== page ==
Registration is now open for the Spring Term of community education classes from Oregon Coast Community College, starting on March 30 and covering everything from car care to classes on mythology’s most powerful goddesses.

These noncredit classes, designed more for entertainment and personal enrichment than anything else, are open to anyone in the county — taught by local residents excited to share their skills and passions in an eclectic variety of disciplines.

Some of the classes in the Spring lineup are old favorites — “Acoustic Guitar” with Richard Paris, “Zen Meditation” with Joe Armenio and “Birding on the Oregon Coast” with Laura Doyle and Caren Willoughby.

Scattered throughout the new edition of “Catch the Wave,” the noncredit course schedule being mailed to all county residences, are a number of brand-new courses and workshops, along with some newly revamped classes freshened up for Spring 2020. Among these changes is the college’s popular astronomy series, which helps people with dusty old telescopes hidden away in closets learn to reassemble them and put them to use. The series will be offered at the college’s South County Center in Waldport for the first time this spring, as instructor Sifan Kahale heads south for everything from the very basics to showing off some amazing telescope automation and astrophotography skills that anyone willing to invest in some new equipment can take advantage of.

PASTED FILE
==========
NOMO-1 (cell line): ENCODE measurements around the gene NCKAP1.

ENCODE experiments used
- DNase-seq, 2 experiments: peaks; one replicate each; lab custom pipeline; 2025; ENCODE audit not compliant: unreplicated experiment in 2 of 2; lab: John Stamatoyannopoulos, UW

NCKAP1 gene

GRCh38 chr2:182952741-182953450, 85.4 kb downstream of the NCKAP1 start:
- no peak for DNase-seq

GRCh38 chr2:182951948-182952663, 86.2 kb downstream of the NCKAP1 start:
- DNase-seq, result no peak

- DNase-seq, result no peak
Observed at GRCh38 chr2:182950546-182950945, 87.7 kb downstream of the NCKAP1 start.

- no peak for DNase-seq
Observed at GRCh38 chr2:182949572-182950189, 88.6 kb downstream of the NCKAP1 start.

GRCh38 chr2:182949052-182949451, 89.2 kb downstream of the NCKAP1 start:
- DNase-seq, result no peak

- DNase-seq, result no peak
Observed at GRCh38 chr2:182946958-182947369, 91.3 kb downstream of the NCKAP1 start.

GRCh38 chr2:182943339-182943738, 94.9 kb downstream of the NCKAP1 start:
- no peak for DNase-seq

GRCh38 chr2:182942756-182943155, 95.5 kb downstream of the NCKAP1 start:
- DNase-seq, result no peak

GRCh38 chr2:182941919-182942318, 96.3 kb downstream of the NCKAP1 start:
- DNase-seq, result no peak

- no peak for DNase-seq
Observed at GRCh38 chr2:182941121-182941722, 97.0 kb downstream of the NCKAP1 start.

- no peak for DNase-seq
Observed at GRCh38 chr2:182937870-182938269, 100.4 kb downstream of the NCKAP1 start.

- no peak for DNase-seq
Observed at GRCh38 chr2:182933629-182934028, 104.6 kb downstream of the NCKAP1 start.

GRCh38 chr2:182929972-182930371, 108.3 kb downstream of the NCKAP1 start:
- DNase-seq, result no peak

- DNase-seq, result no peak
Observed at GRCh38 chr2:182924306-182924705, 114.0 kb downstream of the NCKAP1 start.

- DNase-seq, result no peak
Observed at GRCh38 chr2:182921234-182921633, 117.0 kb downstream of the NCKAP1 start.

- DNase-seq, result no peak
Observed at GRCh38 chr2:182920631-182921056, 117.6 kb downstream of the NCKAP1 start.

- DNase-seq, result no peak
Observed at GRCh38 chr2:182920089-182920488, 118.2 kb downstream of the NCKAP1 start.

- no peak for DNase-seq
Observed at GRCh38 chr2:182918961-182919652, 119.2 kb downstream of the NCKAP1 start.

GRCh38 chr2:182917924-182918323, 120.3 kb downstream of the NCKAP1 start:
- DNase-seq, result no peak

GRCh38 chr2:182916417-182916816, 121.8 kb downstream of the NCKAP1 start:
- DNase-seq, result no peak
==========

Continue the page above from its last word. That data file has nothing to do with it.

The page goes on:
A bountiful harvest of optionsNew drivers — and, let’s be honest, 95 percent of the rest of us — should take “Basic Car Care for Roadside Emergencies,” offered on May 15 in Lincoln City, a course designed to quickly teach participants how to change a flat when they’re out of cell range, how to install chains, check fluids and tire pressure, identify various parts under the hood, and much more.

There are plenty of places you can find yourself out of cell range in our spectacular surroundings, which includes many roads and trails throughout the UNESCO Cascade Head Biosphere Reserve. What’s that, you ask? Well, depending on where you’re reading this, you might be in it right now. Comprised of Cascade Head, the Salmon River, the Cascade Head Marine Reserve, Otis and most of Lincoln City, the UNESCO Cascade Head Biosphere Reserve is a special place to live and work. This free workshop on April 7 in Lincoln City offers an introductory look at Oregon’s only biosphere reserve — and how it can enrich your business and your life.

The Biosphere workshop is led by Paul Robertson, who is pulling double duty this spring, as he brings back his popular mussel harvesting class. Held on the beach in Lincoln City on April 13, the class teaches participants how to safely and responsibly collect mussels from the local tide pools. Best of all, the class includes not only harvesting, but right-there-on-the-beach preparation of a fresh batch of sautéed mussels, making this by far the tastiest course in the Spring lineup. Participants must have a valid Oregon Shellfish License — easily available at Eleanor’s Undertow, Bi-Mart, Fred Meyer, Englund Marine and many other locations in the county.

If you’d rather flex your muscles than harvest mussels, there’s a large lineup of fitness and aqua-fitness courses featured in the “Catch the Wave” publication, offered in conjunction with the Parks and Recreation departments in Newport and Lincoln City. Register and pay for these courses at their respective locations.